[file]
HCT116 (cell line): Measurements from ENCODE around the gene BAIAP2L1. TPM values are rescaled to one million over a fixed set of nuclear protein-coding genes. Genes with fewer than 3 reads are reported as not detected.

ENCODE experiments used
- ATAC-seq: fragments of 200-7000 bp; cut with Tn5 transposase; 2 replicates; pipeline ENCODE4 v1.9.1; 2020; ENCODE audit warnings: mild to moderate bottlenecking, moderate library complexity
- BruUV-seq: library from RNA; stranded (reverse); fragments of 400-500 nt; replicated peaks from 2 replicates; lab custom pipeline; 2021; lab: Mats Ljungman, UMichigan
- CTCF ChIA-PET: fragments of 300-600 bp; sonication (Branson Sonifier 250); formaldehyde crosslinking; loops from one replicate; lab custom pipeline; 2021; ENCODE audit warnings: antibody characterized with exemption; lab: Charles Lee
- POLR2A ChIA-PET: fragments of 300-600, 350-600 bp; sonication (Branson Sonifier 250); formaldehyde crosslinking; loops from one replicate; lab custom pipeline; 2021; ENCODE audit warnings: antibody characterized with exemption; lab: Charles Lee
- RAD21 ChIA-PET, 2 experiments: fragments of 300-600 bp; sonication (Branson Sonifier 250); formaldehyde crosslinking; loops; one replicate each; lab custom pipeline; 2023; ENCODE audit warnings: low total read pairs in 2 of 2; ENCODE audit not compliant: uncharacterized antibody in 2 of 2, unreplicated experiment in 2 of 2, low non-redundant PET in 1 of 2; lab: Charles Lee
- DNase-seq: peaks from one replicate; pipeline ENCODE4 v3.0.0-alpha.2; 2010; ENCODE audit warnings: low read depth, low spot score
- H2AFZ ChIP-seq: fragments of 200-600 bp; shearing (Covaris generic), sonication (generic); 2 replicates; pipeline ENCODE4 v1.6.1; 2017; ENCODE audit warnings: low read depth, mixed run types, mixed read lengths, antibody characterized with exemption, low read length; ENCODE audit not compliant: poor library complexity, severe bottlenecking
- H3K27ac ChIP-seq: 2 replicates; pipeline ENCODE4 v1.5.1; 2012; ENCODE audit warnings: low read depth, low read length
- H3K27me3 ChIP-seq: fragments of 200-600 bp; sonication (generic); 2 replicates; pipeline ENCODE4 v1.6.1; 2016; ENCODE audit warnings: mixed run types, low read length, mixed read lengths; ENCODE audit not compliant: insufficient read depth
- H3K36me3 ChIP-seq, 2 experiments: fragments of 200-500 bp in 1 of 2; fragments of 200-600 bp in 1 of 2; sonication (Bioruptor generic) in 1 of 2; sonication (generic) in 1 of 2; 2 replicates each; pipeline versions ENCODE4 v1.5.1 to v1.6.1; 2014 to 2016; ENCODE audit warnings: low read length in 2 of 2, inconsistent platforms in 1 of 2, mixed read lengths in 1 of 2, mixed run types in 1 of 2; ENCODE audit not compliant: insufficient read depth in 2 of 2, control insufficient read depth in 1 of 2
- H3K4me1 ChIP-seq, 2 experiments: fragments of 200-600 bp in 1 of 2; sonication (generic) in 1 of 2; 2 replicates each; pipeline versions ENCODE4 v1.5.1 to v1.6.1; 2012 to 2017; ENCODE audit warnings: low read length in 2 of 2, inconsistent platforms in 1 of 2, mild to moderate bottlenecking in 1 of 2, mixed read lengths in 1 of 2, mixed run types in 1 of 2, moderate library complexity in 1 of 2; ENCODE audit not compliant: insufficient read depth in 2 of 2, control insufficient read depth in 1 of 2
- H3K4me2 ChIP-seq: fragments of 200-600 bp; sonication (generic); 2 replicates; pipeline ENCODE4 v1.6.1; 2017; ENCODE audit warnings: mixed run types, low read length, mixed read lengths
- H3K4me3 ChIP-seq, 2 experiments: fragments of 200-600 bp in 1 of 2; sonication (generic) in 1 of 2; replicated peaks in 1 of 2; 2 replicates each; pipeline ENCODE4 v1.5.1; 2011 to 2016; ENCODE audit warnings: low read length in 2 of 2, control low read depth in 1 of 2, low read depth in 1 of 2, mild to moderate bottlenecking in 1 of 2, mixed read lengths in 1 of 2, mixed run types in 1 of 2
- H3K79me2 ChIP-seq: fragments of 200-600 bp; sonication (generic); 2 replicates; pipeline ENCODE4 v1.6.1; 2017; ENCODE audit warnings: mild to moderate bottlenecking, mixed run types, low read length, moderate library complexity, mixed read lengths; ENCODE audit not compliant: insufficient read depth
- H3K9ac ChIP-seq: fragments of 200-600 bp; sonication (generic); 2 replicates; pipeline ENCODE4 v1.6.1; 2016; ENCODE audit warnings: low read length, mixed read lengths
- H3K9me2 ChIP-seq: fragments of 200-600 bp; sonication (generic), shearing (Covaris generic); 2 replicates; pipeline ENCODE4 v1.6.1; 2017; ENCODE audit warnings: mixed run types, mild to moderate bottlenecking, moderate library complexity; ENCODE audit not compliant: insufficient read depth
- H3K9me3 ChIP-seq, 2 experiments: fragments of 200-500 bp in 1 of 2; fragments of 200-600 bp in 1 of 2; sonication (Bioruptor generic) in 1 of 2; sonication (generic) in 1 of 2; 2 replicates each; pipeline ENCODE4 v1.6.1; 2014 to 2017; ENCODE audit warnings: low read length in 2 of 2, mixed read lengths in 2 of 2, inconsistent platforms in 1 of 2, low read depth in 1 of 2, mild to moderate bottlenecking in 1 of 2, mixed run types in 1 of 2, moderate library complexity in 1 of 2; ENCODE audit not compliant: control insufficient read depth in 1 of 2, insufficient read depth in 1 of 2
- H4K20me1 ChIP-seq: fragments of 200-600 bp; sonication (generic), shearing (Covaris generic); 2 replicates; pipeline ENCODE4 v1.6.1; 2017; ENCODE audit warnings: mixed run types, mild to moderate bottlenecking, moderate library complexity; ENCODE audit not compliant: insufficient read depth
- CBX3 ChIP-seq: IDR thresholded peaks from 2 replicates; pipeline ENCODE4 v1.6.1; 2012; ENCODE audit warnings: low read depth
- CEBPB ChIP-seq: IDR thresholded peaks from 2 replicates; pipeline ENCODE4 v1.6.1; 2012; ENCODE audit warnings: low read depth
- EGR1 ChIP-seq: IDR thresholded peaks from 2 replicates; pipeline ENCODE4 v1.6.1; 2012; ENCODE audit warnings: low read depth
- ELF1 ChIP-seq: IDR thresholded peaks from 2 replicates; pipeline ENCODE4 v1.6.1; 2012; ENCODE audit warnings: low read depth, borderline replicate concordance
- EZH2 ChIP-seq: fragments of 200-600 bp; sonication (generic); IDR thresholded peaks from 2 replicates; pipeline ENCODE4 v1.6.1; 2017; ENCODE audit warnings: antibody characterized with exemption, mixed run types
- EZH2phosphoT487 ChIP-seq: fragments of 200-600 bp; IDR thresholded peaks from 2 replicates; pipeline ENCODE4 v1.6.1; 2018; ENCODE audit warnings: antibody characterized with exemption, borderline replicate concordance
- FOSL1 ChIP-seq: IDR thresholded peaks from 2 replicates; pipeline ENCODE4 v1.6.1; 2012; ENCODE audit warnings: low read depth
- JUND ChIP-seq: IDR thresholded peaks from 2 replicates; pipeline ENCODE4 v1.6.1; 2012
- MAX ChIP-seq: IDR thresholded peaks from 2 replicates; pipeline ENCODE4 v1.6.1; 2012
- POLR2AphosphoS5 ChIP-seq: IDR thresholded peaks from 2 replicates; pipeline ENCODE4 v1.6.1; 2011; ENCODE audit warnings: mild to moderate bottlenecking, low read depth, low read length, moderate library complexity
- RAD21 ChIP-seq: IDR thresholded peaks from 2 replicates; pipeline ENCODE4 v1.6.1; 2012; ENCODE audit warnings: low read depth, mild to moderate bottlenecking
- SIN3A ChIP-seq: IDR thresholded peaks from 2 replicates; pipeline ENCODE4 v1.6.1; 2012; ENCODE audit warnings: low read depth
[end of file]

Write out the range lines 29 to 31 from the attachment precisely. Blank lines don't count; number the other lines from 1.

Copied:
- MAX ChIP-seq: IDR thresholded peaks from 2 replicates; pipeline ENCODE4 v1.6.1; 2012
- POLR2AphosphoS5 ChIP-seq: IDR thresholded peaks from 2 replicates; pipeline ENCODE4 v1.6.1; 2011; ENCODE audit warnings: mild to moderate bottlenecking, low read depth, low read length, moderate library complexity
- RAD21 ChIP-seq: IDR thresholded peaks from 2 replicates; pipeline ENCODE4 v1.6.1; 2012; ENCODE audit warnings: low read depth, mild to moderate bottlenecking